The magical society they live in is kept hidden from the world and it was an interesting way to bring in magic – it’s infused into all kinds of things, even drinks and food. Like a Vietnamese coffee shop dusts their drinks and desserts with a magical powder for strength, either physical or emotional, depending on what’s needed. A stationery store sells bullet journals that are imbued with spells for fame and power.

Their charms are powered by raw magic dust that has to be collected. It comes out of raw emotions, and can be seen and collected by magicals when they wear charmed, rose-tinted spectacles. The magical charms they cast are small, such as a cleaning charm or a fix-it elixir.

I loved that this book is set around Northern California. It was fun to follow the characters as they visited places I’ve been to, like indie bookstore Books Inc in Palo Alto and Shuei-Do Manju Shop (which makes so many delicious flavours of mochi) in San Jose’s Japantown.

The Charmed List is a sweet and cute romance with a hint of magic. It was a nice summer read, great to enjoy with some popcorn, although I wouldn’t have minded some magic sprinkled onto my snacks.

Moshi Moshi by Banana Yoshimoto

Moshi Moshi by Banana Yoshimoto, translated from the Japanese by Asa Yoneda

Yoshie lives on her own in the Shimokitazawa neighbourhood. She works at a local bistro called Les Liens. She moved there a year after the death of her father. He died in a “love murder suicide in a forest in Ibaraki with a woman who’d apparently been a distant relative”.

Her mother soon moves in with her, saying that she can’t live in their family home. Yoshie is at first hesitant, wanting her independence and own space. But as she watches her mother, looking like a young girl, staring out the window at the street below, a thought comes to her mind: 

“What must it be like for your life to suddenly be a blank page, at her age? I wondered. No young children who needed her energy, no need to scramble to make ends meet. Only the dark, heavy shadow of regret that clung constantly to us both.”

The neighbourhood of Shimokitazawa is actually more important than I expected. The Japanese title of the book is “Moshi Moshi Shimokitazawa”. And the story opens with Yoshie talking about a movie called “Zawa Zawa Shimokitazawa” which moved her to tears the first time she watched it. She felt that it managed to put into words something she had been on the verge of grasping. 

“I longed to have the same kind of effect, in my own way – to cast such a wonderful spell over people.”

I was struck by how there’s a lightness in this book, despite it being one dealing with grief and death. A very unusual death at that. But Yoshimoto has this way of talking about small everyday details, like the neighbourhood and Yoshie’s work at the bistro. Life goes on even after the death of a loved one.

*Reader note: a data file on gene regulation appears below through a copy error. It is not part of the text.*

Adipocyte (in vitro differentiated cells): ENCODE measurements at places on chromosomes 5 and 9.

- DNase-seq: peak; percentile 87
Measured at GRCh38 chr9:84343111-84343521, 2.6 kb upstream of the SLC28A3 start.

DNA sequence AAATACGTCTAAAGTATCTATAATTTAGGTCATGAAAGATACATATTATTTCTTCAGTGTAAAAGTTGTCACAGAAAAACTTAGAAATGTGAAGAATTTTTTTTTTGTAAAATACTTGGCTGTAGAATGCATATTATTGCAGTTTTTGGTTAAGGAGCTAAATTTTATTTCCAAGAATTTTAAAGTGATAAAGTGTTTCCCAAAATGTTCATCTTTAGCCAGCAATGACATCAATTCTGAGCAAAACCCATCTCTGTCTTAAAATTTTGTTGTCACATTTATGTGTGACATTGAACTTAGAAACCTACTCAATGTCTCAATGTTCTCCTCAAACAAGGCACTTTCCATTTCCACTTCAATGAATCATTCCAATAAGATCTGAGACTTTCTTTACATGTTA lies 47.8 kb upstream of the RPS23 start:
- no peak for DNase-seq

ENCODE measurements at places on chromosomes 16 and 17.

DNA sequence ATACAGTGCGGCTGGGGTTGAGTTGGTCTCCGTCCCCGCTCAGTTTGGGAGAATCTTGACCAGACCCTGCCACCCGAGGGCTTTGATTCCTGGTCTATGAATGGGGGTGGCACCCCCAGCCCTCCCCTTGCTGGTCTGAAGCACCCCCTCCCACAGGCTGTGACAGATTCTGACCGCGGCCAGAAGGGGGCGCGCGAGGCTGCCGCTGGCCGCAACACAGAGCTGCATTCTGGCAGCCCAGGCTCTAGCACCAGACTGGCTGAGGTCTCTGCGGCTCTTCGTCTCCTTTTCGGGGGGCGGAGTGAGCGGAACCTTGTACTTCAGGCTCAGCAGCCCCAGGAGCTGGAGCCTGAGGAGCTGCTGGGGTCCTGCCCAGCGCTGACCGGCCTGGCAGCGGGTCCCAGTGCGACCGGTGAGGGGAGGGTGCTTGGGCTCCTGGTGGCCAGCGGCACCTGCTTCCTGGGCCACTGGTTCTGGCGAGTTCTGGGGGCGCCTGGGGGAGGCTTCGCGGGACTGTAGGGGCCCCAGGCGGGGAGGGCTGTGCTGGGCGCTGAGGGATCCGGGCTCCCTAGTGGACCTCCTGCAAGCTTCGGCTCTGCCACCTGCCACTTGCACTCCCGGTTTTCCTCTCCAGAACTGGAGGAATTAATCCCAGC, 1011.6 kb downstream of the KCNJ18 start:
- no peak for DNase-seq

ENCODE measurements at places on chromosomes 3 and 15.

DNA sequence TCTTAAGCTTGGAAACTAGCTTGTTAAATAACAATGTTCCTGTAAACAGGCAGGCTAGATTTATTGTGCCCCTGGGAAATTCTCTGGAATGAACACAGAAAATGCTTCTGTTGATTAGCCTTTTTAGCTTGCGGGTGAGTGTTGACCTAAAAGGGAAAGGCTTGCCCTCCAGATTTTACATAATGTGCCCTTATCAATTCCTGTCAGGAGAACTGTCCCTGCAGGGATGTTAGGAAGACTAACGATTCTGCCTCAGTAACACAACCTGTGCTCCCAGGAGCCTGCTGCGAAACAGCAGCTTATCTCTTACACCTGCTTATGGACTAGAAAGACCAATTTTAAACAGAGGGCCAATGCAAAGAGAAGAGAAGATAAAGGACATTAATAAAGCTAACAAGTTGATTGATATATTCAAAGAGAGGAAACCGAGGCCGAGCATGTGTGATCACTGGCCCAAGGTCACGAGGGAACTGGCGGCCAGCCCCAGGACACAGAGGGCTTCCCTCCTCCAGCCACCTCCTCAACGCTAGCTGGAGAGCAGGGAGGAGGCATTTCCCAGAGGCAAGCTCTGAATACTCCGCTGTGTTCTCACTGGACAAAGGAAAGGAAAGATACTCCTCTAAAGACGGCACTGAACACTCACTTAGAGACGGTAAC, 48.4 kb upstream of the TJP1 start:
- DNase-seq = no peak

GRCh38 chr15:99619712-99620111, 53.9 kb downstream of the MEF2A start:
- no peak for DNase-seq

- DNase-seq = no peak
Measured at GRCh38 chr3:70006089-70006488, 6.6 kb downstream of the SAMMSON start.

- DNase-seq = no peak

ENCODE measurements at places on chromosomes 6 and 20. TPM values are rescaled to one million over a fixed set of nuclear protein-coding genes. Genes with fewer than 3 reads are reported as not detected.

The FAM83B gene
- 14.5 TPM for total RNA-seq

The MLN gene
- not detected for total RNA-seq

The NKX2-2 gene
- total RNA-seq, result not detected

“Our bodies forgot, left things behind, without our hearts meaning to.”

Four Treasures of the Sky by Jenny Tinghui Zhang

An unflinching story about a young girl kidnapped from China and smuggled to America in the late 1800s. Her journey takes her to a brothel in San Francisco to a mining town in Idaho, where she poses as Jacob.

“Daiyu to Feng to Peony to Jacob Li. When will I be me again? And if I become me again, will I know who she is?”

Not an easy read, as I kept wondering if life would get easier for Daiyu/Jacob. But this is the 1880s and the Chinese Exclusion Act is in play. While I had heard about the Act, I wasn’t aware of the many acts of anti-Chinese violence throughout the country at that time.

Four Treasures of the Sky was thoroughly researched and beautifully written. But I found it difficult to read the parts where the tragic heroine from Dream of the Red Chambers Lin Daiyu manifests herself. Not quite a ghost but perhaps an alter ego of the main character? It’s a way for teenaged Daiyu to emotionally extract herself from the trauma she faces. And she has a lot of traumatic experiences.

Beautiful but brutal.

Sea of Tranquility by Emily St John Mandel

I guess 5-hour airplane rides are good for reading books. I finished Sea of Tranquility by Emily St John Mandel and was rather impressed by it, although her previous book The Glass Hotel didn’t quite do it for me. 

But this time travel pandemic novel really just held on to me and wouldn’t let go. Maybe it was me sitting in an airplane wearing a mask and on the other side of the aisle, the man and his teenaged son were maskless, like maybe about half of the other passengers.